On the Scarcity of Smiles

Never before

have I seen such a large number of people

hide their chances to

smile
to
one
another.

Photo Credit: kieferpix Getty Images

Trumpvilles Are Coming To A City Near You: The Dilemma of Homelessness & Income Inequality

None are more hopelessly enslaved than those that falsely believe they are free.”
-Johann Von Goethe Wolfgang

When I say the word, homelessness…I also mean to say gentrification, fundamental human neglection and an enormous dearth of empathy. However the biggest reason is the familiar crepitaculum of the income inequality skeletons stuffed in Uncle Sam’s closet. I feel the problem of homelessness is a remarkable and aposematic precursor portending an upcoming major economic perturbation.

The last big swelling of homelessness here in Eugene and most other large principalities was the Occupy Wall Street movement that started in September of 2011. undefined

It was a semi organized and national response to the prodigious excess of capital and abject rapaciousness of banks and multinationals. The apex of this wonton greed was evinced in one of the highest CEO-to-worker ratios at the time in American history at a whopping 230 to 1. To give you a sense of scale, the CEO-to-worker ratio In the 1950’s was around 20 to 1. Nowadays there are some CEOs making over 1000 to 1. This movement consisted largely of students and protestors. Before that there were some homelessness spikes in the 1980’s.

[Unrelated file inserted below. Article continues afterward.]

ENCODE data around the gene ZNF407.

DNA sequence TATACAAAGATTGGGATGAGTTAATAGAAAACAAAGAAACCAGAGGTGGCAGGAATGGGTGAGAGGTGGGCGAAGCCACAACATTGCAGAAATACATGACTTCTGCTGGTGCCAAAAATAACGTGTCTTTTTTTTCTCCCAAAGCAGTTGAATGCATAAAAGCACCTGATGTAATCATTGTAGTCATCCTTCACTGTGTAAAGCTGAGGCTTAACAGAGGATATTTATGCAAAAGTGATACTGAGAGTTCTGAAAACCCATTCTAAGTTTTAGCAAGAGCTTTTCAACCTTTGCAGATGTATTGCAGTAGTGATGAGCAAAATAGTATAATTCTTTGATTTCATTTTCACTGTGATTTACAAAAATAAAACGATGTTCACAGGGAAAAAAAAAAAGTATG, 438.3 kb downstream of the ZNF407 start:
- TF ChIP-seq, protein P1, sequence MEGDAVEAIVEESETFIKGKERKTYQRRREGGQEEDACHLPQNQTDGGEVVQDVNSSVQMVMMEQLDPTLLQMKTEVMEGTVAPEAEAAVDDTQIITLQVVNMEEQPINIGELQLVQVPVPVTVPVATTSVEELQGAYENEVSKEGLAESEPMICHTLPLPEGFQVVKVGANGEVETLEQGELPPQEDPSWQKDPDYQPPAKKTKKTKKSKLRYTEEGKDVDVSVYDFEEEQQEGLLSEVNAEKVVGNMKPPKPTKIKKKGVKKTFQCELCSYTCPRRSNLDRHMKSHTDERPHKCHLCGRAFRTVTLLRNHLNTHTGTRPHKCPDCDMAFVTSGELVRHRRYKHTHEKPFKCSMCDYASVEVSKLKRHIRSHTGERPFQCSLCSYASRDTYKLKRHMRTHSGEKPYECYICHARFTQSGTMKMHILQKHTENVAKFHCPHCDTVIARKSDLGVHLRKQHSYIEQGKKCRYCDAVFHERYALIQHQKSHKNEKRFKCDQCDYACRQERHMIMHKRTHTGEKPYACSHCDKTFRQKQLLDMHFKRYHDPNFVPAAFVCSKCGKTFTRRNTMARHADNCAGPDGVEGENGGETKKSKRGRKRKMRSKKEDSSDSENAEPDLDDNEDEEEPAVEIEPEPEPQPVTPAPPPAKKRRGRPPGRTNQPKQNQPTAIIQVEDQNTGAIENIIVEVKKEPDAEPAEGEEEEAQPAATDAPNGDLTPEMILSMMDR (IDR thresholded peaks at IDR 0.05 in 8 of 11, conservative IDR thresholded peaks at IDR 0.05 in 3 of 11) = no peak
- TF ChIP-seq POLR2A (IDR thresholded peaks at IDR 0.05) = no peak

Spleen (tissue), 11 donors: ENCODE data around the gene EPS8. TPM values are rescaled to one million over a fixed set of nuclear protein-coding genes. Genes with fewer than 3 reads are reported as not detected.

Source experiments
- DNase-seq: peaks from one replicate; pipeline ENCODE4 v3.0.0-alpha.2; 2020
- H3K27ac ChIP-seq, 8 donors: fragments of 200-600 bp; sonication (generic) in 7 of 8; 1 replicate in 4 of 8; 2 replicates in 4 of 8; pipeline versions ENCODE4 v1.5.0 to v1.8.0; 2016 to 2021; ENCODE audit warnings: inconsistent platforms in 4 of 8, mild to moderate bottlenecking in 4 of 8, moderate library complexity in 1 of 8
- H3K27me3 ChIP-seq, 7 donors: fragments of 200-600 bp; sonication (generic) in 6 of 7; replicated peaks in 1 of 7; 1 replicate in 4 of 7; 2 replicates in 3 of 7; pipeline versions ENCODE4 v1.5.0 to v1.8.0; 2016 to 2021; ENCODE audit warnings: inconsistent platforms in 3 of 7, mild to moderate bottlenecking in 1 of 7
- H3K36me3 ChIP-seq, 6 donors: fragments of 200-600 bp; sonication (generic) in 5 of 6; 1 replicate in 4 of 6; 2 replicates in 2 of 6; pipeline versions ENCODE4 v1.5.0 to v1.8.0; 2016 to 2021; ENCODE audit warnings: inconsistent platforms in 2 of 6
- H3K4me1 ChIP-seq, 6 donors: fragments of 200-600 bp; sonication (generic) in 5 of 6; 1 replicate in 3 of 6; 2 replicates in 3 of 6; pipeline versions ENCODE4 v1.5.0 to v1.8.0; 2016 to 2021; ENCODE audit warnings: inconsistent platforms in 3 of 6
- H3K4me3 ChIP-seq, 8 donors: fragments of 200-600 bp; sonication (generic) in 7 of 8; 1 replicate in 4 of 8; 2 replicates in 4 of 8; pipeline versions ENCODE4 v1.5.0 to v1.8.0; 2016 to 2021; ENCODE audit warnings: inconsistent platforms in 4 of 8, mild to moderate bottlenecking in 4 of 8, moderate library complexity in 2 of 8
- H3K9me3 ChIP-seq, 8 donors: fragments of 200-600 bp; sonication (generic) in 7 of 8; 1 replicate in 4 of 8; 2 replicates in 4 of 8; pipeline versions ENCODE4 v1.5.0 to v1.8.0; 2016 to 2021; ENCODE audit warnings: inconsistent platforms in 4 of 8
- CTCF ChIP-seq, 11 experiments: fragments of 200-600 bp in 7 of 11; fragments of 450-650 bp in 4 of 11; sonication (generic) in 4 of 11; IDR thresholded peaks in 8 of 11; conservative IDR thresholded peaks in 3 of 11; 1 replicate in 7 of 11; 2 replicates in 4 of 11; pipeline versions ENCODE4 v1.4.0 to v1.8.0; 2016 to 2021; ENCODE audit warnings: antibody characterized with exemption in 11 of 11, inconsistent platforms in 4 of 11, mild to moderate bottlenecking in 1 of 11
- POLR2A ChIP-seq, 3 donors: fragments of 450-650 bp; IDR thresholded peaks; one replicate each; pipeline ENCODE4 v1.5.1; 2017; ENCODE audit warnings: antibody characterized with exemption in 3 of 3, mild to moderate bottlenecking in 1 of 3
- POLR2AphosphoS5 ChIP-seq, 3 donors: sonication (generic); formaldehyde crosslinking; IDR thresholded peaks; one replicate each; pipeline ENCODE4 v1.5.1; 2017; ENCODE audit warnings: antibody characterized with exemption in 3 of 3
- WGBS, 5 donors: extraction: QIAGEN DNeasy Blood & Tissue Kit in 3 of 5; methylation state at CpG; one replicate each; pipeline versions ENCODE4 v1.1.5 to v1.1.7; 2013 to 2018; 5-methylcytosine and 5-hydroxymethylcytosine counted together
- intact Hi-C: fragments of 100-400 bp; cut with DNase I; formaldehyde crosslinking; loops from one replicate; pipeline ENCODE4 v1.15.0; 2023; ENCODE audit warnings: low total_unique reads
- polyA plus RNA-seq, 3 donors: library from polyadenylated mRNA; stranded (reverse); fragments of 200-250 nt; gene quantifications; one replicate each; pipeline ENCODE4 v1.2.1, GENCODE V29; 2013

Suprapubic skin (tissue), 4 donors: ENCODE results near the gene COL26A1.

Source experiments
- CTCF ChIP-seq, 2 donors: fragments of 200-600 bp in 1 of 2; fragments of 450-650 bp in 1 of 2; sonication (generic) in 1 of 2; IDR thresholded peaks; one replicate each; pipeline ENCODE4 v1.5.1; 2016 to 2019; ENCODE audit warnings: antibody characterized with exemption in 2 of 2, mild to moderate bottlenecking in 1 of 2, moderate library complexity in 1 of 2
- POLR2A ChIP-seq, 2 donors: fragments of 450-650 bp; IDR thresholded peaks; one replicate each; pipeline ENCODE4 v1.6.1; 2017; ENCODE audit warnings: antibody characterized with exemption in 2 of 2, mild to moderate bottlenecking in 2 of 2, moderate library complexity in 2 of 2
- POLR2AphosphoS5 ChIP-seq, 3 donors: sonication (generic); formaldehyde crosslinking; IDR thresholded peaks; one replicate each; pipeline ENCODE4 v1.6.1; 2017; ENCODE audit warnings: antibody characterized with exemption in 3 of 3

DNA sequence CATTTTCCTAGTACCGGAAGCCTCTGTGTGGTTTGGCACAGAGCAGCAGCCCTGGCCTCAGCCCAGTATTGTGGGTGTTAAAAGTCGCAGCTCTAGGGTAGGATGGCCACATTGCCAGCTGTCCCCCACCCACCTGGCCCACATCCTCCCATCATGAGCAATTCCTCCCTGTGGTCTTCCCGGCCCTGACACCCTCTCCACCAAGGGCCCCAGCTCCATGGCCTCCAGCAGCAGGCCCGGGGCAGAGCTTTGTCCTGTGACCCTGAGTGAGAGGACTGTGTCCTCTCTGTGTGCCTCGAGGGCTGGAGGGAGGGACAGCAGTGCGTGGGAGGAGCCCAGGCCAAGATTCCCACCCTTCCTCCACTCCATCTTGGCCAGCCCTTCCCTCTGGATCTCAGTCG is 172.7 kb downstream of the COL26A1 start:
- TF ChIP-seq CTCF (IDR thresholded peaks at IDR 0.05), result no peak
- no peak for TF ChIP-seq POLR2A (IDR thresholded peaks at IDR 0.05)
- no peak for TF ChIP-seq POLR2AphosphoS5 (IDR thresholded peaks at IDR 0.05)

However it was during the Great Depression that the US experienced its biggest and most prolonged period of homelessness and that is what we are starting to see now. Or at least what I see when I ride my bike to work everyday in Eugene. There have always been unhoused people around. Often times, they will set up for a day or two and then the police or parks and recreation personnel will get them to move along. These days instead of seeing a handful of encampments, I am seeing at least five or six times the amount of tents, tarps, pallets, scrap wood, and whatever spavined raw materials they can turn into makeshift ensconings. To deal with the influx of unhoused individuals, the city of Eugene is not currently fining unhoused people. I have also noticed certain areas are allowed to stay around for longer amounts of time. However, it typically takes just one police call due to an oftentimes petty criminal behavior before the spot is forcibly removed. Then the unhoused end up finding a new spot for a week or two before the same thing happens. So instead of just one big area that could be better monitored and secured with more basic sanitary infrastructure like portable toilets, we are seeing multiple areas being utilized. The abandoned areas after the unhoused leave are often contaminated with litter, trash, detritus, and sometimes used syringes. It would seem to me a better and more environmentally friendly idea to utilize one large, secured area. Perhaps if it was just one area certain rules like, cleaning up your messes and being good to each other could be implemented. If the area could reach a modicum of stability then social services and food provided along with basic sanitation and medical care could be introduced. It was recently announced in the Register Guard that a real estate developer out of Portland is going to build a large residential park along the Willamette river near downtown Eugene. From the Register Guard article, “The project, to be built in phases, features at least 215 apartments, 70 or so market-rate townhouses, a hotel with at least 125 rooms, a restaurant, retail space and an affordable housing complex with at least 75 units.”undefined The article goes on to mention that it is costing the city of Eugene 12M and that the developer’s cost will exceed 100M. My thinking is this, imagine what the city could do with 12 million dollars if it directed it to setting up the same area for the unhoused?undefined Imagine if the unhoused had a tent spot or a yurt or some alternative basic domicile with access to food, human services, and sanitation? At some point the critical mass’ tipping point of homelessness will have to be addressed like in the Great Depression.